Struggling to fill vacancies for front-line workers, staff at long-term care centers at Rekai Centers called 1,000 former health care trainees to ask for help.
Fourteen agreed. Only eight appeared to work. And we didn’t come back the next day.
“I think overall, people are afraid of being in homes with COVID,” said Sue Graham-Nutter, CEO of Rekai Centers. ” I can understand. It is not easy. “
At Ross Memorial Hospital in Lindsay, an executive emailed licensed practical nurse Meghann Burley, asking if she would take temporary leave and help her former employer, the Pinecrest nursing home in Bobcaygeon, where at least 28 residents died from COVID.
Burley ponders the request for a day, then says yes. It made sense, logically, she said, because unlike so many other health workers, she has no children or older family members living at home.
She returned home in late March, working in the afternoon and morning, wearing glasses, masks, a face shield and gloves.
“I’ve only been there for a week and it’s exhausting emotionally,” she said. “I can’t imagine how the girls who have been there from the start feel. “
Pinecrest has moved residents with the virus to one part of the building and residents who have so far shown no symptoms in another section, she said. Some of the residents Burley cared for before leaving home two years ago have died of the virus, she said. But a dozen older adults with COVID are starting to show signs of improvement as fevers decrease and appetite improves.
Yet working at Pinecrest is “traumatic. It’s not the natural way to have so many dead. “
It is no secret that Ontario does not have enough front-line workers for long-term care homes and their 77,000 residents, many of whom are elderly and ill.
The supply of front-line nurses and personal support workers has long been in crisis. And now, in a pandemic, many homes are desperate.
According to officials from the Canadian Union of Public Employees of Ontario, workers are struggling to keep up with the care of residents, with the loss of infected or isolated staff due to exposure. Some workers are afraid to enter a house where the virus exists, fearing that they may infect their children or parents at home, said CUPE.
Doris Grinspun, President and CEO of the Registered Nurses Association of Ontario, said years of systemic underfunding with a government that spent the past month chasing COVID outbreaks instead act quickly to prevent them, have resulted in too many infections and deaths.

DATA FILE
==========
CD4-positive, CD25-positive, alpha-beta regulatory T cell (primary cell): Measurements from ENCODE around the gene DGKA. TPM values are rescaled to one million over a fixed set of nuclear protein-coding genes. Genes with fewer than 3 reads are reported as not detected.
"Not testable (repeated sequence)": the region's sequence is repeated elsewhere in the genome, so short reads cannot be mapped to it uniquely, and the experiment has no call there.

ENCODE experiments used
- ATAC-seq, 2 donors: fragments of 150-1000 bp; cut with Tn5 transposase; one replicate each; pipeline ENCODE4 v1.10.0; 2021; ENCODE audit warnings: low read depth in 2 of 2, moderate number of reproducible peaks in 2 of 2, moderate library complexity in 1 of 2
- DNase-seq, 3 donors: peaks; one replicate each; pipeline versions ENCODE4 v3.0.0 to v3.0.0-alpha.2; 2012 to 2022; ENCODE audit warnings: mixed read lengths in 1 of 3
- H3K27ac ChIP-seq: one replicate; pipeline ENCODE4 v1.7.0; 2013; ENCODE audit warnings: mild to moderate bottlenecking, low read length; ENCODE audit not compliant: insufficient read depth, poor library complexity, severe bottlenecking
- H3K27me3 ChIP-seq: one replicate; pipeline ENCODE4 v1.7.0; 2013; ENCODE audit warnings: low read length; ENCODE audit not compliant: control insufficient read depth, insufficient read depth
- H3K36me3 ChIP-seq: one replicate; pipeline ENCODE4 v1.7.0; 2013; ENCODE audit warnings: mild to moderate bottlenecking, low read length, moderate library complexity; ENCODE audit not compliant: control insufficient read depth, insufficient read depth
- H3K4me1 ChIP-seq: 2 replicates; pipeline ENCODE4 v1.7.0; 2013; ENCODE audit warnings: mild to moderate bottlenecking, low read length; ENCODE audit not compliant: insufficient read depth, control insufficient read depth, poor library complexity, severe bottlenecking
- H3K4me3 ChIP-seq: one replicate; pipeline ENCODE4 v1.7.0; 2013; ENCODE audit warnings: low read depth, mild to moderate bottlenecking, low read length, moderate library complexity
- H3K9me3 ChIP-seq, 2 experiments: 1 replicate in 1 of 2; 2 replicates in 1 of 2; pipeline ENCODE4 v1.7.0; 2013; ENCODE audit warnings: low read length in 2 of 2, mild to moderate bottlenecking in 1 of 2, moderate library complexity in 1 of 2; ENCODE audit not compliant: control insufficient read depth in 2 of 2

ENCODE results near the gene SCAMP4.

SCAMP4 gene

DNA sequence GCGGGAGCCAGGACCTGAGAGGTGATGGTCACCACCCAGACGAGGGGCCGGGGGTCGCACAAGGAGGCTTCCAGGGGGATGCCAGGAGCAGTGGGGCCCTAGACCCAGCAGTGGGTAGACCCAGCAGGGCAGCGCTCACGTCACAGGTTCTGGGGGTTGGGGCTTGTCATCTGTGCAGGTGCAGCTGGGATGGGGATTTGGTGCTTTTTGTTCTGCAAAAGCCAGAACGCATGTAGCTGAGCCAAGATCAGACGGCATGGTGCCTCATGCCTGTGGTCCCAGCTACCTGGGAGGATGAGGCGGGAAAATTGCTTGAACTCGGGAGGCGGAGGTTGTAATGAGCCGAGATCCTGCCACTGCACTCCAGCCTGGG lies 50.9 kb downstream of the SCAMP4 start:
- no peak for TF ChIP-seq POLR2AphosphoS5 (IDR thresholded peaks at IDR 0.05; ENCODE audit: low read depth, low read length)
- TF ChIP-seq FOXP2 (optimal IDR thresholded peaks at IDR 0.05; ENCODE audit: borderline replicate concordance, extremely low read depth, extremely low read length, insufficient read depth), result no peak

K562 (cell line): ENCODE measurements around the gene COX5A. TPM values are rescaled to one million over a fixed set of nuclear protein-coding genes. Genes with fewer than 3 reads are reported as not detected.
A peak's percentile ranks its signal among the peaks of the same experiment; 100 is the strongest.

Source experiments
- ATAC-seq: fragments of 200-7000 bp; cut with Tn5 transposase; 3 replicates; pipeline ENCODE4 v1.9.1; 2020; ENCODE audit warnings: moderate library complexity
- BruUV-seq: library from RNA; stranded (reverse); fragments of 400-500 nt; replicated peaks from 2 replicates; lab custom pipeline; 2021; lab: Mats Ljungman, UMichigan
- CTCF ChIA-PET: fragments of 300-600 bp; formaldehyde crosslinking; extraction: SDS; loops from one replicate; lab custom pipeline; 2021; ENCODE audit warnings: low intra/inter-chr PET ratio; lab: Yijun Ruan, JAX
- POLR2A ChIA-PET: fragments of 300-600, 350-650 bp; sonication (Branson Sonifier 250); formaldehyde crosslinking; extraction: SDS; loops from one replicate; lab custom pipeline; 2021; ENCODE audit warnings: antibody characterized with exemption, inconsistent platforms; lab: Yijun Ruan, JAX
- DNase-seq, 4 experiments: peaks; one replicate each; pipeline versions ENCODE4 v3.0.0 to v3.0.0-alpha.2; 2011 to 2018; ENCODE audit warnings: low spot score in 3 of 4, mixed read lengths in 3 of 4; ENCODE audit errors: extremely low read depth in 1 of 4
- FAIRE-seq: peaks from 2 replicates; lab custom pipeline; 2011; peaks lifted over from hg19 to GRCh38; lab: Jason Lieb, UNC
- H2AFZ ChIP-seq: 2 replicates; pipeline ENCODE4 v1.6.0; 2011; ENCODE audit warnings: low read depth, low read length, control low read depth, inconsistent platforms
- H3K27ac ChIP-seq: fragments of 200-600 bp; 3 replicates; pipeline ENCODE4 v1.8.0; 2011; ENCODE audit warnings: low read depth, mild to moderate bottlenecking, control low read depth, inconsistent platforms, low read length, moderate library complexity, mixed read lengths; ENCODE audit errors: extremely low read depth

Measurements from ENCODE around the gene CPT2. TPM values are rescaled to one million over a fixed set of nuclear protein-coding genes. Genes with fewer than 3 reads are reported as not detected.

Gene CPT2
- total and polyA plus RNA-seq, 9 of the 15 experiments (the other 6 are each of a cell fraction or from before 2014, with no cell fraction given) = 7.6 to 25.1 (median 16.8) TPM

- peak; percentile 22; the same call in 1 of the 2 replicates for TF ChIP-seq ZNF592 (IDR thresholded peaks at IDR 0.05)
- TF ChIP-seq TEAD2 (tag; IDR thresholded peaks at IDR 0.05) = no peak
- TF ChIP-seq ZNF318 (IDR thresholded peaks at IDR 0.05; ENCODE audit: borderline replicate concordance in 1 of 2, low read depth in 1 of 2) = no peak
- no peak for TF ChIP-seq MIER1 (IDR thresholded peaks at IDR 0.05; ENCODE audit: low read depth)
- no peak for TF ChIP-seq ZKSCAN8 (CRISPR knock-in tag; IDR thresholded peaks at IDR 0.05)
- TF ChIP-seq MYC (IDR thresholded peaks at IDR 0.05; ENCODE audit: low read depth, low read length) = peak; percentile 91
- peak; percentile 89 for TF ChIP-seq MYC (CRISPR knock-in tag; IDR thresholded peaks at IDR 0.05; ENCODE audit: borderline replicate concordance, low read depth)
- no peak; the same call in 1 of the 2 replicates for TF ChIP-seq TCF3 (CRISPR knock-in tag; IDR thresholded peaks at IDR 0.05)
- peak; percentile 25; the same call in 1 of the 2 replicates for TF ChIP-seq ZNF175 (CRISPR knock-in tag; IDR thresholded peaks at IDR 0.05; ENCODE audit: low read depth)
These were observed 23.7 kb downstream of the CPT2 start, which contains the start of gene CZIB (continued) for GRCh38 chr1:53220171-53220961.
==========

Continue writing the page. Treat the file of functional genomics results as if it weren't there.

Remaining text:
“This is carnage,” Grinspun said Wednesday after the Toronto Public Health Unit announced that about 100 residents of the City of Toronto’s Seven Oaks Nursing Home are either confirmed or presumed to have COVID. Thirteen employees were positive. At least 16 residents of the house have died.
The Grinspun association is working with Advantage Ontario to match nursing students to homes – as long as operators provide enough protective equipment, said Grinspun. Rekai centers said the RNAO sent e-mail to 1,400 health workers and 15 “agreed to consider” working in a house with COVID.
The call for Rekai centers started on March 23 when academic director Barbara Michalik started sending requests by email and a day later decided to make personal phone calls.
Rekai’s two downtown homes, Wellesley Central Place and Sherbourne Place, were in trouble. Long-tenured workers worked two shifts, placed in nearby hotels so that they did not have to go home where they could infect their families.
Michalik said some of the workers she contacted during those 1,000 phone calls could have been disposed of, but, at the same time, the news announced that Sherbourne Place had an epidemic.
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Amal Tahlil said yes.
Tahlil did an internship at Rekai Homes while studying as a nursing assistant at George Brown College. She is not yet licensed as a licensed practical nurse, but can legally work as personal support staff.
When Michalik arrived in Tahlil, she told him that the residents of the two houses had the virus.
“Are you ready to work in a COVID positive house?” Asked Michalik. “Does your family agree with that? “
Michalik stated that Tahlil had asked a question: do you have proper PPE?
“I said,” Yes, of course we do. “And she said,” I’m coming. ”
She arrived the next day. Tahlil helps residents meet their daily needs such as washing, washing and eating meals. The two houses are locked and the residents are isolated in their rooms.
“This is the time when we have to accept to help,” she said. “We need all the help we can get. We need hope and empathy. “
Rekai CEO Graham-Nutter said the staff “do their best in a very difficult environment in a situation that no one thought existed”.
“We are all working together,” she said. “If I call the department, the (assistant deputy minister) will call me back within 20 minutes. The industry shares information and inquires about suppliers of new PPE shipments. Lawyer at Rekai Centers delivered PPE supplies to the home when a supplier was ready to donate the materials, she said.
All staff wear surgical masks all day. The house has “well-stocked pandemic rooms,” including N95 masks, she said.
Graham-Nutter invited all of his staff, including new recruits, to visit the “pandemic room”, where PPE supplies are stored.
“They are on the front lines and I want them to know that we are protecting them.”